Read File Into Array in Powershell

PowerShell offers different tools to use to read files into arrays. In this article, we will discuss two of them:

  • Get-Content cmdlet and
  • Import-Csv cmdlet

After discussing the general functionality of these cmdlets, we will cover some examples that show how to control how the data from files are loaded and how to access items from the resulting arrays.

Using Get-Content to Read File into Array

The Get-Content cmdlet is used to get the contents of a file into a PowerShell array where each array element contains a line of content from the file. The general syntax of the cmdlet is given by (showing a few parameters only):

Get-Content -Path <string> -Total Count <number> -Tail <number> – Delimiter <number> -ReadCount <number> -Raw -Wait -Include <string> -Exclude <string> -Filter <string>

Where -Path is the location of the file we want to read. We go through the other parameters in the examples.

Loading File into PowerShell Array using Import-Csv

Import-Csv cmdlet loads the CSV file into a table-like custom array where each column in the CSV becomes a property of the custom array, and the row values become the property values.

Unlike Get-Content, which is purposed for different file types, Import-Csv is mainly used to load CSV files. However, we can repurpose it to load various file types.

Import-Csv has the following syntax (showing 3 relevant parameters only):

Import-Csv -Path <path> -Delimiter <value_separator> -Header <custom_headers>

Examples – Using Get-Content and Import-Csv Cmdlets

This Section covers how to use the two cmdlets to load two files – a text file saved as file1.txt and a CSV file stored as employees.csv.

Note: The contents of a given example may depend on the results of a previous example.

File: file1.txt

This is the content of file1.txt
Lorem Ipsum is not random
It is a long established fact
There are many variations.

File: employees.csv


Example 1: Getting contents of a file using Get-Content

The Get-Content in the code snippet above loads the contents of the file1.txt file into the $data variable. There are 5 lines in the file; therefore, $data array will contain 5 elements as shown by $data.Count.

Example 2: Accessing values of the resulting array

Note that PowerShell scripting uses zero-based indexing – indexing starting from zero. Therefore, the first element is at index 0, the second is at index 1, and so on.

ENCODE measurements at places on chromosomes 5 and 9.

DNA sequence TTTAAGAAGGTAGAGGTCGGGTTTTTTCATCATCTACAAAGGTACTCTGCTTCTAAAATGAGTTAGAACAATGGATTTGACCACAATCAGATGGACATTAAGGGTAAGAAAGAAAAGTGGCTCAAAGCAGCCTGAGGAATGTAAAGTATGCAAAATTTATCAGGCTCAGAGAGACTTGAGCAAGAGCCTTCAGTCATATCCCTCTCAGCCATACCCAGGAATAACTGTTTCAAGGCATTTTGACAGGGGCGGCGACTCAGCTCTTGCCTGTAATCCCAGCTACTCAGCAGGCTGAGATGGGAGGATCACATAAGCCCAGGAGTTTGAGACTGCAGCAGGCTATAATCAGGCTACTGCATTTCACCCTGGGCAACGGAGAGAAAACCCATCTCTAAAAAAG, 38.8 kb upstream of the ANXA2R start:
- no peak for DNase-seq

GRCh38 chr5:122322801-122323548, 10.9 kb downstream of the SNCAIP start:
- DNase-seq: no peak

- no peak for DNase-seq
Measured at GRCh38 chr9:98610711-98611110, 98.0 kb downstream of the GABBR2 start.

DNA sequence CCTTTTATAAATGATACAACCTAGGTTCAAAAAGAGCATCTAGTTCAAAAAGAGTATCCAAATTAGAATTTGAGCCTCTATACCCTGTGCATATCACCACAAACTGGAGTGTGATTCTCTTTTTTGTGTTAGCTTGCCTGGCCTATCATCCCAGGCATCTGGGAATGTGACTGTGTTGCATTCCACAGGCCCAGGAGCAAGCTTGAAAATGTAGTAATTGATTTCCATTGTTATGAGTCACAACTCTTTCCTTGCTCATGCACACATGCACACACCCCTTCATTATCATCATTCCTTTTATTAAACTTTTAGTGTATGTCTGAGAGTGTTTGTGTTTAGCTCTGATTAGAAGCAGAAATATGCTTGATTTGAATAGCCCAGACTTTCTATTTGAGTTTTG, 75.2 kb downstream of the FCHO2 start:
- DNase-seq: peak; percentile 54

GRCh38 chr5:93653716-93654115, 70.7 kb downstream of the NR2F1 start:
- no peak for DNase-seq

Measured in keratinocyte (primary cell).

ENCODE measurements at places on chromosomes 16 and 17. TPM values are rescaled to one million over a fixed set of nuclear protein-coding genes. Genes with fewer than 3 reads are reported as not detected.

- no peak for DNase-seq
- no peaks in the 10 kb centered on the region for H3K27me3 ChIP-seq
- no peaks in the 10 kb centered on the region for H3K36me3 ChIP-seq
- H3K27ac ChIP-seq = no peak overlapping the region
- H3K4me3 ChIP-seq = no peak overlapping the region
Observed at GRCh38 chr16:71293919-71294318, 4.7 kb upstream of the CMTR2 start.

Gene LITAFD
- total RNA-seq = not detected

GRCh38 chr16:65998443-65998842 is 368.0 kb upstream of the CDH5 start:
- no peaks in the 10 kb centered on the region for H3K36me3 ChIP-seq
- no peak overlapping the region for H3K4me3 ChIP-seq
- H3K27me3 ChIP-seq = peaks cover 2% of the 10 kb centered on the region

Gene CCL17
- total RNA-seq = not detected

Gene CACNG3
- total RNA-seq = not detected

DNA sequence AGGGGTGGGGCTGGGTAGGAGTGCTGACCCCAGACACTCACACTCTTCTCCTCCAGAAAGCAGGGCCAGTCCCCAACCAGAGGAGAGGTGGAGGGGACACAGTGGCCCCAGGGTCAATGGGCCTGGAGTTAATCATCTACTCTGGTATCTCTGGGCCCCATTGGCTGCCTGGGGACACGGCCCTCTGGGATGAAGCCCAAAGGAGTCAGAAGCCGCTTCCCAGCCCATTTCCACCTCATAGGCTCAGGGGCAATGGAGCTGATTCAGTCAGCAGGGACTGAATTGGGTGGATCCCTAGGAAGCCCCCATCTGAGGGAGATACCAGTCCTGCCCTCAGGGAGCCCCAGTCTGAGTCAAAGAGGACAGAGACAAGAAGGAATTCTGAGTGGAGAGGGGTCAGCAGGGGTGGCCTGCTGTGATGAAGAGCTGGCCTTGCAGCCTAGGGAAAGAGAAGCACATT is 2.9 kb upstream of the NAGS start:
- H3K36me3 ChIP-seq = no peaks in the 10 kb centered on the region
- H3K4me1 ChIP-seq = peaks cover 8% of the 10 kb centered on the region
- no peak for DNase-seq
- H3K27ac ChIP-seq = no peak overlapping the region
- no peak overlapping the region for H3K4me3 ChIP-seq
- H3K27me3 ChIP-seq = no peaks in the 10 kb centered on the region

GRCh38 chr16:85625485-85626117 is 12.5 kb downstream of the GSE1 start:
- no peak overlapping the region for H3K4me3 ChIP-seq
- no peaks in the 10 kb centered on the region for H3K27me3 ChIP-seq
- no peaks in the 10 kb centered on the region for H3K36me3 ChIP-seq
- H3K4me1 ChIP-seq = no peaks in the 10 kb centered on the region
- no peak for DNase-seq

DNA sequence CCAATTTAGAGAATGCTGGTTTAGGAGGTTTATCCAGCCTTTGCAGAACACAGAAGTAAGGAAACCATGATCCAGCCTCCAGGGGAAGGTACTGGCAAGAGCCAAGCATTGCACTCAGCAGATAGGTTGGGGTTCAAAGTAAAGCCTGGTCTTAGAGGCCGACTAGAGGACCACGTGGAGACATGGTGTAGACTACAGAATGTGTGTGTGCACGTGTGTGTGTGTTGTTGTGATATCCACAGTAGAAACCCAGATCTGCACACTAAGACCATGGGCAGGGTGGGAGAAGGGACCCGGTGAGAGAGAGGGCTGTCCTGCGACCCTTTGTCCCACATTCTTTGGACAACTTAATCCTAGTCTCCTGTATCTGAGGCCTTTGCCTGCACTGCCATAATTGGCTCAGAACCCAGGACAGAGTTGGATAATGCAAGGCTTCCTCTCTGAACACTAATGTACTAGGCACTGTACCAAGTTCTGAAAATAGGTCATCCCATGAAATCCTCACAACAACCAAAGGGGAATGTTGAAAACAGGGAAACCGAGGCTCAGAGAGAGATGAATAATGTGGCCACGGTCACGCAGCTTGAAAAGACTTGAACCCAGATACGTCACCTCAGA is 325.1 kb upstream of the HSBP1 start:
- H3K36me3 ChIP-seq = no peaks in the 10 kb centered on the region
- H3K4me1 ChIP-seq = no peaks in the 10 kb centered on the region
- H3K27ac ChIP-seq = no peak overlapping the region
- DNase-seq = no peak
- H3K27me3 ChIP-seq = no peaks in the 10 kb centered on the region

Here are some code lines showing how to access elements of the array.

Example 3: Loading Specific lines from the file

Based on the indexing knowledge from Example 2, we can load specific lines from the file with something like this:

# For loading the second through the 5th line.

Example 4: Reading the first x lines or the last x lines

This is where -TotalCount and -Tail parameters come in handy – the -TotalCount x to read x lines on the top and -Tail x to read x lines from the bottom.

Example 5: Loading lines containing a specific substring

If we want to read lines containing a given substring, we must pipe the Get-Content output into Where-Object to evaluate the condition. In the following example, we want to load lines with the substring “is” using regular expressions (documentation).

Get-Content -Path “.\file1.txt” | Where-Object {$_ -Like “*is*”}

Example 6: Getting line numbers with a specific substring

This modifies Example 5. Instead of getting the lines with a given substring, we want their line numbers.

Note that Select-String also supports regular expressions.

Example 7: Loading contents of a file as a single string

This is done using the -Raw parameter.

When the -Raw parameter is passed, the array is returned by Get-Content as one element as shown by $data.Count

Example 8: Remove black lines

In this case, we need to use the Where-Object cmdlet and Trim() function to filter out empty and blank lines, as shown below.

Example 9: Looping through the contents of the file line by line

This example shows how to use a for-loop to process the file line by line.

The code snippet above loads the file1.txt file using Get-Content and loops through each file line, replacing the letter “t” with “zzz”.

Example 10: Using filters to load contents from several files

We need to issue filters on the files using the -Filter parameter. The following code example shows how to load all text files in the current working directory, excluding files starting with “misc”.

Example 11: Loading CSV using Import-Csv

This example loads the employees.csv file introduced at the start of the article. The file contains 2 files – name and id – and 2 records. Values on each record are separated by “|” (the -Delimiter).

You can then index the values of $data just like we did for Get-Content in Example 2


This article discussed how to use Get-Content and Import-Csv to load file contents into a PowerShell array. Through 11 examples, we covered different used cases for the two cmdlets.